Katarina kyrka (Church of Catherine) is one of the major churches in central Stockholm, Sweden. The original building was constructed 1656–1695. It has been rebuilt twice after being destroyed by fires, the second time during the 1990s. The Katarina-Sofia borough is named after the parish and the neighbouring parish of Sofia.
|Affiliation||Church of Sweden|
|Ecclesiastical or organizational status||Parish church|
|Official Website[permanent dead link]|
Construction of the church started during the reign of Charles X of Sweden, and the church is named after Princess Catherine, mother of the king, wife of John Casimir, Palsgrave of Pfalz-Zweibrücken and half-sister of Gustavus Adolphus. The original architect was Jean de la Vallée. The construction was severely delayed due to shortage of funds.
In 1723 the church, together with half of the buildings in the parish, was completely destroyed in a major fire. Rebuilding started almost immediately, under supervision of Göran Josua Adelcrantz, the city architect, who designed a larger, octagonal tower.
On May 17, 1990, the church burned down again, leaving almost nothing remaining but the external walls. Architect Ove Hidemark was responsible for rebuilding the church, which reopened in 1995. The new organ was built by J. L. van den Heuvel Orgelbouw in the Netherlands.
Several famous Swedes are buried in the cemetery surrounding the church, most notably the assassinated Foreign Minister Anna Lindh. Others include the popular Dutch-Swedish singer Cornelis Vreeswijk, as well as the former football player Sven Bergqvist, and Sten Sture the Elder.
Notable architectural featuresEdit
Karl XII's Trappa
Markings from Charles XII's Stair at Katarina Church in Stockholm, Sweden. Made by Benjamin Roth.
Karl XII's Stair is the double staircase that leads from the cemetery up to the southern entrance of the church and is so named because of its ornate railing. It was built sometime between 1712 and 1715 and was dedicated in 1715 as indicated by the date on the portion on the stair's landing. The stair's namesake is Charles XII of Sweden who was king at the time, and his royal monogram appears above the dedication date. The railing was made by the Blacksmith Benjamin Roth and renovated by his son, Carl Roth, in 1776. On the pillars on either side of the stair is engraved a poem about Karl XII:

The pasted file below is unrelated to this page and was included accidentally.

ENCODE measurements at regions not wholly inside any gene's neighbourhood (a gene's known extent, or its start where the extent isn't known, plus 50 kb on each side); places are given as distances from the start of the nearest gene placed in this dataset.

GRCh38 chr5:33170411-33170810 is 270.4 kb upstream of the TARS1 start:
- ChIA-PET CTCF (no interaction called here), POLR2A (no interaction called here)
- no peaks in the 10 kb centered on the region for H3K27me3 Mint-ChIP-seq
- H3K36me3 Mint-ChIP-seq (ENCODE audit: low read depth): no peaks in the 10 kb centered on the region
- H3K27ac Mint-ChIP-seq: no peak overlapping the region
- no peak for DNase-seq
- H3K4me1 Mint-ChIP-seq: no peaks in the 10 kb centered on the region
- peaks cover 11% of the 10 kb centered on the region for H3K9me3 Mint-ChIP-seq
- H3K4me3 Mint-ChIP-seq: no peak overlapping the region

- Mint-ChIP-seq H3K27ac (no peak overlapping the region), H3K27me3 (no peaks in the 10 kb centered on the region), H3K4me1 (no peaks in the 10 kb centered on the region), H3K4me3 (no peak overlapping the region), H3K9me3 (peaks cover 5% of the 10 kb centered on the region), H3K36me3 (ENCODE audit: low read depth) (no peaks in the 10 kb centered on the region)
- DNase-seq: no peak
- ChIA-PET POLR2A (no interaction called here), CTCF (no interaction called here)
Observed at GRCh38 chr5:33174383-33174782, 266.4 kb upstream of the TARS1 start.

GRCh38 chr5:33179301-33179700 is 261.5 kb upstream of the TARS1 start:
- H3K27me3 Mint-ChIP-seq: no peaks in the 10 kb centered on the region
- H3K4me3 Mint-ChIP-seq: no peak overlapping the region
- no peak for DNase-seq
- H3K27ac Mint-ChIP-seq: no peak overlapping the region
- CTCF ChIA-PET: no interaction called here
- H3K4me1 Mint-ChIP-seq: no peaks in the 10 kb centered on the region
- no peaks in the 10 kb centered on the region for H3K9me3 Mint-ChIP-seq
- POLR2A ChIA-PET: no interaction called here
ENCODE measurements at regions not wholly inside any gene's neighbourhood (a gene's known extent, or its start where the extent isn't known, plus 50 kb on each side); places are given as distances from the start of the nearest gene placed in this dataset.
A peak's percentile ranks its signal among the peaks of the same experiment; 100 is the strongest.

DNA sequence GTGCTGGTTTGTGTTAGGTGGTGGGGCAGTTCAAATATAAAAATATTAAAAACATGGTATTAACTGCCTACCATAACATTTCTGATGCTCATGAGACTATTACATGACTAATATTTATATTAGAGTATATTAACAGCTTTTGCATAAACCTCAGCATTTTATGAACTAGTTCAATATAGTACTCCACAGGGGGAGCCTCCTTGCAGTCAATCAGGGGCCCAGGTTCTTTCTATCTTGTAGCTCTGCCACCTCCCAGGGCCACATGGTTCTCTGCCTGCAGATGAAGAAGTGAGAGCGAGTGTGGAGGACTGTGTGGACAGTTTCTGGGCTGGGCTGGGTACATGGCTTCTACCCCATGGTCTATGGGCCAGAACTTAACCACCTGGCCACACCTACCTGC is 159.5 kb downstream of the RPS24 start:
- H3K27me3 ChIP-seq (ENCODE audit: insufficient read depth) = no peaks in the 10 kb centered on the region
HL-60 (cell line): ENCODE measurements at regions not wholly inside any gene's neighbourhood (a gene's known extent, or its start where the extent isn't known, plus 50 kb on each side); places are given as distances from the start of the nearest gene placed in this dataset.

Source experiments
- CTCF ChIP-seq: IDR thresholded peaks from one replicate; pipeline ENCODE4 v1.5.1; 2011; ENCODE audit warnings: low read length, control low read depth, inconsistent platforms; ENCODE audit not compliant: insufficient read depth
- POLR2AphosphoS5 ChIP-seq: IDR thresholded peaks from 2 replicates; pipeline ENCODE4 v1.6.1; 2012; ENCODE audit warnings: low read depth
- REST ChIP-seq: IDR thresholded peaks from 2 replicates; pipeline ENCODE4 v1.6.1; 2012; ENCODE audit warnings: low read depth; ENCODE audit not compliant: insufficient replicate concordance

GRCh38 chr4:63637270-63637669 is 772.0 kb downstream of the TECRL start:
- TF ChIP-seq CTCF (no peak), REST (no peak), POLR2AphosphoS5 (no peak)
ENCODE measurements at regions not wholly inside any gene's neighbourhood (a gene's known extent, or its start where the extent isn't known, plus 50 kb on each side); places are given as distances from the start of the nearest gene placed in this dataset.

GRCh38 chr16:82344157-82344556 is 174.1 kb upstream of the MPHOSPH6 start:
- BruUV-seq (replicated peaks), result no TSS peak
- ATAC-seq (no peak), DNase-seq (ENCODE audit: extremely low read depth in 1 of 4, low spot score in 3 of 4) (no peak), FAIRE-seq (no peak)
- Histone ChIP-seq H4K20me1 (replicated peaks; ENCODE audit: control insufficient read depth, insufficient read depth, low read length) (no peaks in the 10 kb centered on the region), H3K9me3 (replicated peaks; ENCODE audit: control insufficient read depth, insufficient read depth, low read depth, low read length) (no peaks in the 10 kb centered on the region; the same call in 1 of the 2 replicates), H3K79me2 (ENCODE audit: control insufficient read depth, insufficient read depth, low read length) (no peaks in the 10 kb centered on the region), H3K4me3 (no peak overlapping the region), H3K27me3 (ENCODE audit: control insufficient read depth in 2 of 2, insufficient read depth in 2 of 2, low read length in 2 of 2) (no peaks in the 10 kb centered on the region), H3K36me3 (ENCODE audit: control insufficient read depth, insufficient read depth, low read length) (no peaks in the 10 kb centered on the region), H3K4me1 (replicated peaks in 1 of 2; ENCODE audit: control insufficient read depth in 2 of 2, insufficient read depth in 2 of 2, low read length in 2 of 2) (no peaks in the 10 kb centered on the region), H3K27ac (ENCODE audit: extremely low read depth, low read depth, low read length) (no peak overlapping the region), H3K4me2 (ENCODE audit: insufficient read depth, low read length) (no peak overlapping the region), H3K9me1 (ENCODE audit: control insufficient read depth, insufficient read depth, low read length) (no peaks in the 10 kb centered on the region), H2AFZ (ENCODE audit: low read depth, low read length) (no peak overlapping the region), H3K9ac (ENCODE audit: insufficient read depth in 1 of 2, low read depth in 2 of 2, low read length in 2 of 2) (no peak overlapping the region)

"När Karl den tolfte kronan bar, (When Karl the twelfth bore the crown,)
man denna trappa uppbyggt har (man built this stair)
som Herrans hus sin prydnad ger, (ornamented like the Lord's)
på sätt man här för ögon ser. (has been set here for eyes to see.)
Förr'n någon sätter foten hit (For if anyone sets their foot here)
rannsake han sig själv med flit (they shall examine themselves with purpose)
att Gud hans själ till kyrkan får. (to God the church receives his soul.)
Ty han då väl till kyrkan går. (For then aught to go to church.)
När handen din vid gallret rör, (When your hand touches near the gate)
så ställ dig Jakobs stege för. (the you stand before Jacob's Ladder.)
På den Guds änglars dyra tropp (On it God's Angels, valued troops)
steg änglar ned, steg änglar opp. (stepped angels down, stepped angels up.)
Så stig ock du en ängel from (So step you also, who are an angel)
i tro, i bot, i kristendom (in faith, in repentance, in Christianity)
här trappan både opp och ner (on these stairs both up and down)
och tänk att Jakobs Gud det ser. (and remember that Jacob's God sees it.)
Och när du ned av berget går (And when come down from this mountain)
på vilket här Guds boning står, (which is God's dwelling place)
låt då din bön, din tro ock hopp (let then your prayers, your faith and hope)
till Himlaberget stig opp. (to the Holy Mountain rise up.)
Sist bed: att detta tempel må (Final request: that this temple may)
i vår och senare tiden stå; (in our and later times stand;)
att där och kring hela Nord (that there and around the whole North)
må aldrig tryta Herrans ord." (may the Word of the Lord never run out.)
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